Michael spends the bulk of the original Halloween not killing, but watching. He spends an entire day and most of the night following Laurie and her friends, peering at them through windows, behind bushes, and from darkened streets. It’s through this that Halloween evokes a sense of mood. Many slasher films forget that the anticipation of the killing is where the fear comes from, and one of the biggest faults of Halloween Kills is that it is so focused on breaking the record for bloodletting, the film never takes its time. Failing to do that, it also fails in getting the audience’s heart racing.
What It Gets Right – Dark Humor
Michael doesn’t just like to toy with his victims while they’re living. He also seems to take pleasure in playing with them after they’re dead. One of the most chilling parts of the original was Laurie’s discovery of her butchered friends, whose bodies had been as part of a twisted haunted house like display. This is but another way Michael likes to torment his living victims prior to the killing, and is one of the few things most of the sequels have managed to keep intact. Halloween Kills manages to capture this aspect of Michael quite well.
Numerous times throughout the film, we see Michael’s habitual desecration of his victims. In one scene, he hangs several of his victims while dressing them in Halloween masks (from the underrated Halloween III as a matter of fact.) In another, even more effective scene, the heroes discover the bodies of a brutally murdered couple, whom Michael has posed to recreate one of their honeymoon photos seen around the house. Little details like this provide fleeting glimpses into Michael’s sadistic psyche, and manage to keep at least some of his menace alive.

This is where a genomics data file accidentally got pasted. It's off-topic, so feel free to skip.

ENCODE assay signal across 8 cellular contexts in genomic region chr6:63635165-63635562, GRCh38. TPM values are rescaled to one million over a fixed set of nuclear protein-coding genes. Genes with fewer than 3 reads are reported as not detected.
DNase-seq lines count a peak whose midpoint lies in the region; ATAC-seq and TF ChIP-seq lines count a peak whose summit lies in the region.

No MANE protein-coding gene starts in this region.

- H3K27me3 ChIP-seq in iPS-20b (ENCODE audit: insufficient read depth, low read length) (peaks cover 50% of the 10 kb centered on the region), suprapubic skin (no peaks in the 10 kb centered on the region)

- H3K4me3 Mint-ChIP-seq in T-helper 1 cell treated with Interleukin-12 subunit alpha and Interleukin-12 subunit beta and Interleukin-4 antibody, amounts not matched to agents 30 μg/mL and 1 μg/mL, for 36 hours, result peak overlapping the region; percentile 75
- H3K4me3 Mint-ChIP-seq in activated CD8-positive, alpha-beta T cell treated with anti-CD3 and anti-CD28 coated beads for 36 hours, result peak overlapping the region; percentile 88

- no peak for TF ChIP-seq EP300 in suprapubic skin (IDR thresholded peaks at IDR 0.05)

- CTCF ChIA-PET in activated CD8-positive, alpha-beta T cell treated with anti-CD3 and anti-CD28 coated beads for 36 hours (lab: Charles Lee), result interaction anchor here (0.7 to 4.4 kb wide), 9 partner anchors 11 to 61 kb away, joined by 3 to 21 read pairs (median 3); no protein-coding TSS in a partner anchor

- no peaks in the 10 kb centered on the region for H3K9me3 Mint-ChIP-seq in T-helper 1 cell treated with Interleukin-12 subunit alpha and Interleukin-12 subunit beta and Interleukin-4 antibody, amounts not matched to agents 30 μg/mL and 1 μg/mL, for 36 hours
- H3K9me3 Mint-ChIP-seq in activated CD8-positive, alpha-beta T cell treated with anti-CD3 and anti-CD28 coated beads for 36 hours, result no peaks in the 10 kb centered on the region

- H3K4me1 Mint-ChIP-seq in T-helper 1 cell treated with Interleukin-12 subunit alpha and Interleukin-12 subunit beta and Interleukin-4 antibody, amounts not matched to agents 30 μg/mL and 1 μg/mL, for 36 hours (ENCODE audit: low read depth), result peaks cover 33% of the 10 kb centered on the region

What it Gets Wrong – The Shape
Of course, there is one more thing that Halloween Kills gets wrong as every other sequel has. The funny thing is it’s not something you’d typically notice, but along with Michael’s voyeurism, was one of the most important things about the original. It’s how Michael is photographed. In his films, Carpenter often dehumanized his villains as much as possible. The gang from Precinct 13 had little to no dialogue. The monster in The Thing spent most of its time posing as other people. In Halloween, he didn’t portray Michael as a man, but as a shadow.
There is a reason the originals script referred to Michael as The Shape. The bulk of the time, Michael is only shown in silhouette. We catching fleeting glimpses from a distance, from behind, backlit, and in the most effective scenes, we see him in such low light that he almost seems part of the shadows. People forget that the mask was only put in the character to make him more vague, and the times it was shown in harsh light were only out of necessity, and always kept brief. It’s such a small detail that pretty much everyone trying to follow Carpenter’s footsteps misses it, preferring instead to focus on the iconic mask. What they forget is the mask is only part of the shadow.
Good Hits and Bad Misses
Halloween Kills is a fun, gory grindhouse thriller that recalls great exploitation classics of ages past, but it isn’t John Carpenter’s Halloween. While it does capture some small details of Michael’s sadistic psychosis, it misses out on making him into an ethereal force that plotted from the darkness. This new series was perhaps the best opportunity to date that filmmakers had to return to form. In some ways they do, but in others, they continue to miss the same opportunities every filmmaker has had since the first sequel.